No idea if the track is canted or not. I’m just dredging up bits and pieces. The map is the Rich Green map for Metro North, it extends to Albany. The 2:10 comes from old Amtrak schedules online. No idea what would happen south of Poughkeepsie or Croton if Metro North could move faster than 90. No idea what the current tracks could do either. Third rail doesn’t do well over 90 and starts to hit limits for current above 100… so electric service above that would mean re-electrifying the Hudson Line north of Sputyen Duyvil. That wouldn’t’ be cheap. They’d probably go for 125MPH diesels first to see what the market would be. 1:45 between Albany and NYC is doable and relatively cheap if I’m remembering stuff from the NYC-Montreal DOT study correctly – the four hour trip time assumed modest upgrades south of Albany to get it down to 1:45….. and you have to find a 150MPH diesel that can run on electricity into Penn Station, to do it.

          • Or you can just electrify, which at the bloated NEC costs would be about $500 million for NY-Albany. Much cheaper than looking for high-acceleration, high-cant deficiency 125 mph diesel trains.

          • Adirondacker12800

            The NYSDOT I-87 intermodal study proposed 4 billion for Albany to Montreal and a billion to electrify it. I forget if that was the cost to the border or if that was the cost to get all the way to Central Station. Probably be about the same for Albany to NYC, four tracks between Croton and Manhattan would be pricey. And it would buy faster service on Metro North. All speculation because except for Louise Slaughter upstate politicians tend to take a dim view of things that make it easier for Noo Yawkers to get Upstate. Expect the money to be allocated in ’14 or ’15… of the 23rd century…

          • Woody

            I’d expect any NY State politician to scream if they have to come up with 20% or so like the other states. They’ll be looking to get it all ‘free’ from the Feds somehow. But after the next redistricting, depending perhaps on how many Members of the State Senate are in jail where they belong by then, the Upstaters may lose their veto power. It should only require tipping two or three districts to give the downstate ‘city and suburban caucus’ real control of the Senate.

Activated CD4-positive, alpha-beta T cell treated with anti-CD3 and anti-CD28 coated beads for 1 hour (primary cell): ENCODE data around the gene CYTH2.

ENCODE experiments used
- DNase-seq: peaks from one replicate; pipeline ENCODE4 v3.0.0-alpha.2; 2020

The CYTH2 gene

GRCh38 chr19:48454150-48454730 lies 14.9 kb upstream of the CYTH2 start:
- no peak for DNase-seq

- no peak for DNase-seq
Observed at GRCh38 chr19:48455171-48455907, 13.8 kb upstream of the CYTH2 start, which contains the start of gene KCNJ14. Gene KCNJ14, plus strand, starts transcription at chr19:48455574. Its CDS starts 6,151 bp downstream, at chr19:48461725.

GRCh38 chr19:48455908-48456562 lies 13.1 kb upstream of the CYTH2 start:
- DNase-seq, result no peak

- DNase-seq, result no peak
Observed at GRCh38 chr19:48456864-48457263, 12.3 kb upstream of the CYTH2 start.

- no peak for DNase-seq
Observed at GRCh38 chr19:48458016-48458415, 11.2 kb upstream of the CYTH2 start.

Meanwhile, some Upstaters could come to their senses. Their cities complain all the time about poor air service, of companies refusing to invest because “you can’t get there from anywhere.” HSR thru the Mohawk Valley could be such a boon for the old Erie Canal cities, by tying them to the NEC, they may come to support HSR NYC-Albany too.

  • John W

    They could probably pick up some InterCity 125s from Britain for fairly cheap – they’re only about 30 years old.

  • Hey, why is light rail filed under “new” and BRT under “old”? Depending on how you define it, BRT was arguably invented more recently!

    have a good weekend

  • David L

    John W is right – those 125’s are diesel – they started on the Cardiff /London line – (original broad track ) with the right curvature. I don’t think that line has Cant /tilt – without that types of train running on it.

    Why not get those, and alter the grade crossings along the way.
    .

    The problem on the West Coast (electrified) (UK) line are ‘too tight curves’ -which is why the line limit with NEW Pendolino trains is 125 –